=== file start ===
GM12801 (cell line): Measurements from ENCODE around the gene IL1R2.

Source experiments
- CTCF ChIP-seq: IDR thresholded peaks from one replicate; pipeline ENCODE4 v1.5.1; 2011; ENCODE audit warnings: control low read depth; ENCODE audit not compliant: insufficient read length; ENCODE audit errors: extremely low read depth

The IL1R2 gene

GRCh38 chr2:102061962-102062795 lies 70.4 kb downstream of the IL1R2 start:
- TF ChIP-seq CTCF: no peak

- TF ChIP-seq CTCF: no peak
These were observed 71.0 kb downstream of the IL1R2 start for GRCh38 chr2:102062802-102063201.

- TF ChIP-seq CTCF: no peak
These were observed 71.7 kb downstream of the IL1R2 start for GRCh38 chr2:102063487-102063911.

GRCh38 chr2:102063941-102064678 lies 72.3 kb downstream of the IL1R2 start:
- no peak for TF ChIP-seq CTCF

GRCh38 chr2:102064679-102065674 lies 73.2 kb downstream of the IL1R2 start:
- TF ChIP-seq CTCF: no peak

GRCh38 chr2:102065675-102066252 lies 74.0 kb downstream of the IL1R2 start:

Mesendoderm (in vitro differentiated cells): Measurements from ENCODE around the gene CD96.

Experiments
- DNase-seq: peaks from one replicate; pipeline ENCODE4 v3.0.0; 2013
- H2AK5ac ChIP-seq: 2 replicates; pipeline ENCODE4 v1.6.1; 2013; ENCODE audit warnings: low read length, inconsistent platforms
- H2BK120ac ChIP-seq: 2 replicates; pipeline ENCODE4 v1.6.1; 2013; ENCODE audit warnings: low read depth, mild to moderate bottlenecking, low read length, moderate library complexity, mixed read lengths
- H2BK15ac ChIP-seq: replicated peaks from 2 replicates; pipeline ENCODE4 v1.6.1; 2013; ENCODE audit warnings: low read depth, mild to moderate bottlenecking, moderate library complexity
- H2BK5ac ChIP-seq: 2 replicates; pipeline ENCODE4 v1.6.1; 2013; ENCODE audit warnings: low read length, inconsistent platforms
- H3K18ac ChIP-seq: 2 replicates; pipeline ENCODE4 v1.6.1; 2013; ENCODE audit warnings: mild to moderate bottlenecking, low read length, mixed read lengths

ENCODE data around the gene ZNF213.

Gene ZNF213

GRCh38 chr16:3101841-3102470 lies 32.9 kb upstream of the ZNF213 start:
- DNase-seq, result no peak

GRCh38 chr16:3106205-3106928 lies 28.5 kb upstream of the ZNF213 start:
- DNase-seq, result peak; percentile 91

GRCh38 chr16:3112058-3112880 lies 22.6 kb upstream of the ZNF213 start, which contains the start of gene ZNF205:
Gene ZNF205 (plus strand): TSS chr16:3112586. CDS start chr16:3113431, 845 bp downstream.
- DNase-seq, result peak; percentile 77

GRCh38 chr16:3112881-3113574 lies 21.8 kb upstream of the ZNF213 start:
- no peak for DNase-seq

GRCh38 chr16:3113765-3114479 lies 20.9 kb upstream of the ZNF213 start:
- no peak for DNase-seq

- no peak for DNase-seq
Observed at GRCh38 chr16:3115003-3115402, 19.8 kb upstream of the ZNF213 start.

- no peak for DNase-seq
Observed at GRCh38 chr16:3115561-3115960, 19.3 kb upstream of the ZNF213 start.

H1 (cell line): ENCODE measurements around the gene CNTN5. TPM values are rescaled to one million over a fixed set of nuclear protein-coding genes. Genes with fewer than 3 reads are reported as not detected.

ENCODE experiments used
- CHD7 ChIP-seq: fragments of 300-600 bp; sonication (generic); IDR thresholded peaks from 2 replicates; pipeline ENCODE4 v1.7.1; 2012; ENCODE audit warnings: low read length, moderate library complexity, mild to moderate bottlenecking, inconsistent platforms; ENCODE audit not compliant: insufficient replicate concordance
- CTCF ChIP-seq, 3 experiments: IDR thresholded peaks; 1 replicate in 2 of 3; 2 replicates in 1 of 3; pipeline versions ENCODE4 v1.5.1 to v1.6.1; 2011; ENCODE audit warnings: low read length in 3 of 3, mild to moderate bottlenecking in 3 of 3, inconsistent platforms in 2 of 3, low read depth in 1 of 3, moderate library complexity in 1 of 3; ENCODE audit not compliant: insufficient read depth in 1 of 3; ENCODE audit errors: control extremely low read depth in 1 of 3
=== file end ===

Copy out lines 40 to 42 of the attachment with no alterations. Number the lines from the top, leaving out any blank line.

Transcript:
Observed at GRCh38 chr16:3115561-3115960, 19.3 kb upstream of the ZNF213 start.

H1 (cell line): ENCODE measurements around the gene CNTN5. TPM values are rescaled to one million over a fixed set of nuclear protein-coding genes. Genes with fewer than 3 reads are reported as not detected.

ENCODE experiments used